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Hello I am wondering why C++ standard allows us in nested classes to access outer class's private fields, while it forbids to access inner class's private fields from the outer class. I understand, that this example:

class OuterClass{
public:
    class InnerClass{
    public:
        void printOuterClass(OuterClass& outer) {cout << outer.m_dataToDisplay;};
    };
private:
    int m_dataToDisplay;
};

is fine, because thing, that Inner class sometimes can be complicated. But I think following scenario is also fine:

class Algorithm{
public:
    class AlgorithmResults{
    public:
        void readAlgorithmResult();
    private:
        void writeAlgorithmResult();
    };

    void calculate(AlgorithmResults& results, Arguments...){
       //calculate stuff
       results.writeAlgorithmResult(results);
    }
};

For me this structure makes perfect sense, although it is not allowed in C++. I also noticed, that for some time both were allowed in Java, but now second example is also forbidden. What is the reason, that first example is allowed and another is denied?

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up vote 10 down vote accepted

Essentially, code within a scope has access to the things declared earlier in that scope (unless they're shadowed). Code outside a scope doesn't have access to things inside the scope. E.g. code after a curly braces block, does not have access to variables declared inside that block.


For the second example, just make Algorithm a friend of AlgorithmResults:

class AlgorithmResults
{
    friend class Algorithm;
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5  
Sorry, I inverted the friendship and had to fix. This is yet another proof that coffee is needed before posting to SO! – Cheers and hth. - Alf Mar 15 at 10:40

Counter question: Why would you want to allow it?

If you need an outer class have access to an inner class' private internals, you can befriend:

    class Foo {
    public:
            class Frob {
                    friend class Foo;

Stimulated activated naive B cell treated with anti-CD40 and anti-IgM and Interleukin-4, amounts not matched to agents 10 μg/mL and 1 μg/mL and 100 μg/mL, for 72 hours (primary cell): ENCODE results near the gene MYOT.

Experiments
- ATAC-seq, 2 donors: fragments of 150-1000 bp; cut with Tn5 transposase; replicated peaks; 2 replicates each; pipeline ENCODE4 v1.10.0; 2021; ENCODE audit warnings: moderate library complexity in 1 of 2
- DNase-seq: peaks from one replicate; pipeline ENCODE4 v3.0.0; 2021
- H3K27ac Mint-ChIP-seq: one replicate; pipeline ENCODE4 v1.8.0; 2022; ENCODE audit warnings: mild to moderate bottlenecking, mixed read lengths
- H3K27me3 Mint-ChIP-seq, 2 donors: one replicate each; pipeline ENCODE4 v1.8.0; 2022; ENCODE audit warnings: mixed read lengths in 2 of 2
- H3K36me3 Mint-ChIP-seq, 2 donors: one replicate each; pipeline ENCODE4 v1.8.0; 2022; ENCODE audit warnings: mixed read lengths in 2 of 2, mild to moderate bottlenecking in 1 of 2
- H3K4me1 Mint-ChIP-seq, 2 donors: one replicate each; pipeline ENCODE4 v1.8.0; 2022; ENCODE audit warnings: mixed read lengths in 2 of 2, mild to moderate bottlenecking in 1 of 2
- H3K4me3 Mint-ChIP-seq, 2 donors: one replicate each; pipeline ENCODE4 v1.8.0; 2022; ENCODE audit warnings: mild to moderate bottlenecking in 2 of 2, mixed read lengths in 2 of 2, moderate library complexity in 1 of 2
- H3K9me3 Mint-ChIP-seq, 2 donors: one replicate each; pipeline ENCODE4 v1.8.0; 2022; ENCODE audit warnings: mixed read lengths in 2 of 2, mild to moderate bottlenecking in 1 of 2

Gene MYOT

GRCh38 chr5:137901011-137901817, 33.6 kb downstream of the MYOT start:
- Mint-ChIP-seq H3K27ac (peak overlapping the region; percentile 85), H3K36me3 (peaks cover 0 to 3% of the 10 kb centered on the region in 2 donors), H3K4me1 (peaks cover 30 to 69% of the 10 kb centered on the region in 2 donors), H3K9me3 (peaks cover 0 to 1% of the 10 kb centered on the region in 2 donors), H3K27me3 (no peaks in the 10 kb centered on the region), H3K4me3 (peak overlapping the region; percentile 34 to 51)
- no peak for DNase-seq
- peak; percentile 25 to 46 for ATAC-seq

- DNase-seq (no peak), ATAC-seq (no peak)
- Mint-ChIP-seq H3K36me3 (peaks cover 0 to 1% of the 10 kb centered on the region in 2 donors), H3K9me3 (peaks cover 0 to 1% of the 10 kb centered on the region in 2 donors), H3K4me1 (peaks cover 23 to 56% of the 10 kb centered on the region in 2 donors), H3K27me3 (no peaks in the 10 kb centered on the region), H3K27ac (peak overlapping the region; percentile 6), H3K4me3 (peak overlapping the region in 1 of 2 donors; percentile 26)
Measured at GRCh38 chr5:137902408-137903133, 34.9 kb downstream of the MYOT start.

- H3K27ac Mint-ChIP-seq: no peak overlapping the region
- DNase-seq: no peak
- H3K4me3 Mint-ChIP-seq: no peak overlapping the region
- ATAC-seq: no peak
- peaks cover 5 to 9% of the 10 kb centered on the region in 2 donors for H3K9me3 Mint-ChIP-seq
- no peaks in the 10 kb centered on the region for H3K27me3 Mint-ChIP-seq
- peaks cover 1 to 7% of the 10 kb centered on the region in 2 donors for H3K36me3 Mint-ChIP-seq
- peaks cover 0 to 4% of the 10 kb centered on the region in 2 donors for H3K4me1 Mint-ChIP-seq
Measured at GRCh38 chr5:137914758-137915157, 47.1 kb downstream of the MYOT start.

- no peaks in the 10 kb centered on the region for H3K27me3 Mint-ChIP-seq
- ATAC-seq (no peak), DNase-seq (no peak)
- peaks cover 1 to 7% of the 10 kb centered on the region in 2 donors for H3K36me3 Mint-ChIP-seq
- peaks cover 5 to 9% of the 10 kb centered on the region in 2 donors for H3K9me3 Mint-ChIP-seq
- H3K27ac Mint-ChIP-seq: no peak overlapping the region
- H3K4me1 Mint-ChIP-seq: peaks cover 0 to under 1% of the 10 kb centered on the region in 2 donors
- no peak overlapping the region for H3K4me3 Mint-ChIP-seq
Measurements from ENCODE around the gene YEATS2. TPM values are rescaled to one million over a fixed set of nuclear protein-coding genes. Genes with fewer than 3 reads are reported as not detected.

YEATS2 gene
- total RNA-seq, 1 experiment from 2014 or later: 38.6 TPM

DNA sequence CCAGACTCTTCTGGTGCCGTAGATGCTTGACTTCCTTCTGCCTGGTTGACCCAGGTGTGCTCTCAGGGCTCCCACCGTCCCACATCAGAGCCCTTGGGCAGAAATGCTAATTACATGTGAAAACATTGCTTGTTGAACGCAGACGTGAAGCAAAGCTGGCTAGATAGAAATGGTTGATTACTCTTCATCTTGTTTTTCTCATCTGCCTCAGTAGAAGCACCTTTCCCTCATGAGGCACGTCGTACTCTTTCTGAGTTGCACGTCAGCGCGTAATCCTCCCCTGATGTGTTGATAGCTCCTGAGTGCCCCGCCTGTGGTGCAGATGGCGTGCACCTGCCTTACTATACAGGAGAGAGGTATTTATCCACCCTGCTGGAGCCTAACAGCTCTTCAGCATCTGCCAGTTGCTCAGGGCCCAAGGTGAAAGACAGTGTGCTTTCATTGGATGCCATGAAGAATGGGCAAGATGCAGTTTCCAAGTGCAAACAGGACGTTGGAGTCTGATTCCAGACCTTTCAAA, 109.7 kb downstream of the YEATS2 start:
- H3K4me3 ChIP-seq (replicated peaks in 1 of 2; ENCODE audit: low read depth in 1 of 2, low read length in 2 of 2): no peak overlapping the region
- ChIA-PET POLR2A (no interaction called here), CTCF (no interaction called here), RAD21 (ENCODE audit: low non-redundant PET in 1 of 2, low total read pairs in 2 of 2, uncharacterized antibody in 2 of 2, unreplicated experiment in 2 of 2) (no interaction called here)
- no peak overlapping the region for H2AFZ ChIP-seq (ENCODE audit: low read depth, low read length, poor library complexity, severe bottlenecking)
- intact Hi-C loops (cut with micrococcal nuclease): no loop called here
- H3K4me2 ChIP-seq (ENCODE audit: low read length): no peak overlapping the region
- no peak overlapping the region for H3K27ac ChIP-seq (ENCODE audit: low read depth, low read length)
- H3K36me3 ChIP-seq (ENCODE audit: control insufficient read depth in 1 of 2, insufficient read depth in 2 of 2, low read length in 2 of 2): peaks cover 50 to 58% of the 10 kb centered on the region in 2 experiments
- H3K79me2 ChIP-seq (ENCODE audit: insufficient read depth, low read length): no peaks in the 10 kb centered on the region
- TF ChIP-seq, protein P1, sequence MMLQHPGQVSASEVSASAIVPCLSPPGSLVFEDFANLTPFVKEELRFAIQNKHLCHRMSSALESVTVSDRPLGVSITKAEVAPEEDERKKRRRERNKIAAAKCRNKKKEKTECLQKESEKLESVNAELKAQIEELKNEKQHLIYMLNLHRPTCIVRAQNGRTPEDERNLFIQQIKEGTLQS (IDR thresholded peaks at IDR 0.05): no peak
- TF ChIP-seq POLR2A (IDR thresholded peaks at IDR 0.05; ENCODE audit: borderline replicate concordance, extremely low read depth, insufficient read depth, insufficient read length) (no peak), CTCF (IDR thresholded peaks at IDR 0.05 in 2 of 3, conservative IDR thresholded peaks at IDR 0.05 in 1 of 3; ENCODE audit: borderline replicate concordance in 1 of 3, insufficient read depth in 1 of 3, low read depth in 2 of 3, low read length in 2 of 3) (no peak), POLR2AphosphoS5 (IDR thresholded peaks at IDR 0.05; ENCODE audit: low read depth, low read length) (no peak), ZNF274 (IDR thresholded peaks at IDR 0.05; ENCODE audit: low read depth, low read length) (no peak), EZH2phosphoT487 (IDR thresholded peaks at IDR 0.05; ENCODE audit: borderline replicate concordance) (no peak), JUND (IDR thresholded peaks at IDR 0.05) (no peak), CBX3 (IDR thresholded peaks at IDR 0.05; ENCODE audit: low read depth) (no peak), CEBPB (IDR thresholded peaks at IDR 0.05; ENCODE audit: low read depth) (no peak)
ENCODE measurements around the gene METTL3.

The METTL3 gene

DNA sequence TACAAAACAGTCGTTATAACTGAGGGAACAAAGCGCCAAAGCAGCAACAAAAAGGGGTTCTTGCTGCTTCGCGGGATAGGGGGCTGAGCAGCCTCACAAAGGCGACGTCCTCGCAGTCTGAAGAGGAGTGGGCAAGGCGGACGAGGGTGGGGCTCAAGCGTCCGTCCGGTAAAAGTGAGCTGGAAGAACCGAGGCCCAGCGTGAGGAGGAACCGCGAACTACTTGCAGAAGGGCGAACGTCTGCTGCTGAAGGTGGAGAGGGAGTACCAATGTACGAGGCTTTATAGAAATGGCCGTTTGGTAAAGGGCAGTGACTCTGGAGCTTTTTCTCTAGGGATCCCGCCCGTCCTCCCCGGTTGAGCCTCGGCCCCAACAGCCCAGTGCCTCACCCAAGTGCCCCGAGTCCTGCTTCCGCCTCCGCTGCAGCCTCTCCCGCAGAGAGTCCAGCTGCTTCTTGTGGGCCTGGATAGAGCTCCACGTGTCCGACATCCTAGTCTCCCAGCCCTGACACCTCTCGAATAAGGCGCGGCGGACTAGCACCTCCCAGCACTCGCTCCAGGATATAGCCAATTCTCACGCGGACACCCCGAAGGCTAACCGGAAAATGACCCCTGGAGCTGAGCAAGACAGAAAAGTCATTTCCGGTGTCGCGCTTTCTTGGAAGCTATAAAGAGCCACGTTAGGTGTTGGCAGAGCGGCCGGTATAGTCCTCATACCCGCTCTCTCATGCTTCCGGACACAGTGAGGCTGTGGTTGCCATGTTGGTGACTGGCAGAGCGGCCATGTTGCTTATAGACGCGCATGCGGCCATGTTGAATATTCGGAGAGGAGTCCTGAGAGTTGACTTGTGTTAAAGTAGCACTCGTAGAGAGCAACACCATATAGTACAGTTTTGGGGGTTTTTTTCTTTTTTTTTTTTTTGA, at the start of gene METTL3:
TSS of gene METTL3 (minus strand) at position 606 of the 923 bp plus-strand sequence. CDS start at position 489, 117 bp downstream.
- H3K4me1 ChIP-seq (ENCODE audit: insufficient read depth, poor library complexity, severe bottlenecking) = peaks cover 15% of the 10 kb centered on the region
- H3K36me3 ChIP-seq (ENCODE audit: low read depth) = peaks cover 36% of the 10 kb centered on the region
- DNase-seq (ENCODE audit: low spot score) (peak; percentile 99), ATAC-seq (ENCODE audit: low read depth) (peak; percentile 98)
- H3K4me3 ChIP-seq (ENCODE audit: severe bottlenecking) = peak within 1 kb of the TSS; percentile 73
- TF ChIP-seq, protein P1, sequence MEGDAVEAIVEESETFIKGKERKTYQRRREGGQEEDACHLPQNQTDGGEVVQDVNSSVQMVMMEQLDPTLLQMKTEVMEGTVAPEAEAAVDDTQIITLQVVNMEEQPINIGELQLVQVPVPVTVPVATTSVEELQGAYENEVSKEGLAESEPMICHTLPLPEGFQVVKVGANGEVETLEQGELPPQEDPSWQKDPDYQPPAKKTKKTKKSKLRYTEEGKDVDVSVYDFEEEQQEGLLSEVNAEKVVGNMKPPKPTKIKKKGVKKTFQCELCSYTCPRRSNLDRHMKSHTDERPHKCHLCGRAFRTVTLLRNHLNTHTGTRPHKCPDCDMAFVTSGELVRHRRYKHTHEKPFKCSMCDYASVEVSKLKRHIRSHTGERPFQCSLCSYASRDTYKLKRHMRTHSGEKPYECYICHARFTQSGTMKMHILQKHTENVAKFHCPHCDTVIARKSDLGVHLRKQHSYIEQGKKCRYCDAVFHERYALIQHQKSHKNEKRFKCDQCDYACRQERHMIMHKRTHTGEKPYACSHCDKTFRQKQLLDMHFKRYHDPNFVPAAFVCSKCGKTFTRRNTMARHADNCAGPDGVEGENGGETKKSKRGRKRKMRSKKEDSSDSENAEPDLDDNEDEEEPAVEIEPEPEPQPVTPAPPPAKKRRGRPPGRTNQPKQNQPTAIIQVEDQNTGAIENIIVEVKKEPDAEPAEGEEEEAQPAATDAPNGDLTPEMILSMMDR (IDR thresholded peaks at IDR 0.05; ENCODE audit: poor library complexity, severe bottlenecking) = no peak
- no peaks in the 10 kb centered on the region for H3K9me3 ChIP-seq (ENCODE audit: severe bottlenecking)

int privateDataMember;
            };

            Foo () {
                    Frob frob;
                    frob.privateDataMember = 3735928559;
            }
    };

C++ has no device to unfriend, so allowing default private access to an outer class would steal you a class design tool and yield reduced default encapsulation.

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The nested classes could access outer class's private fields, because it's a member of the outer class, just same as the other members.

From 11.7/1 Nested classes [class.access.nest]

A nested class is a member and as such has the same access rights as any other member.

On the other hand, the outer class doesn't have special access rights on the nested class, they're just normal relationship.

The members of an enclosing class have no special access to members of a nested class; the usual access rules (Clause 11) shall be obeyed.

share|improve this answer
    
This just repeats the facts, but the OP wants the facts justified (though I don't think that's a particularly good question). – Lightness Races in Orbit Mar 15 at 10:40
    
@BarryTheHatchet I tried to explain it from the different views of inner class to outer class, and out class to inner class. Not clear? – songyuanyao Mar 15 at 10:42
    
You explained the rules very well. I just don't think it's what the OP was asking for. – Lightness Races in Orbit Mar 15 at 10:43

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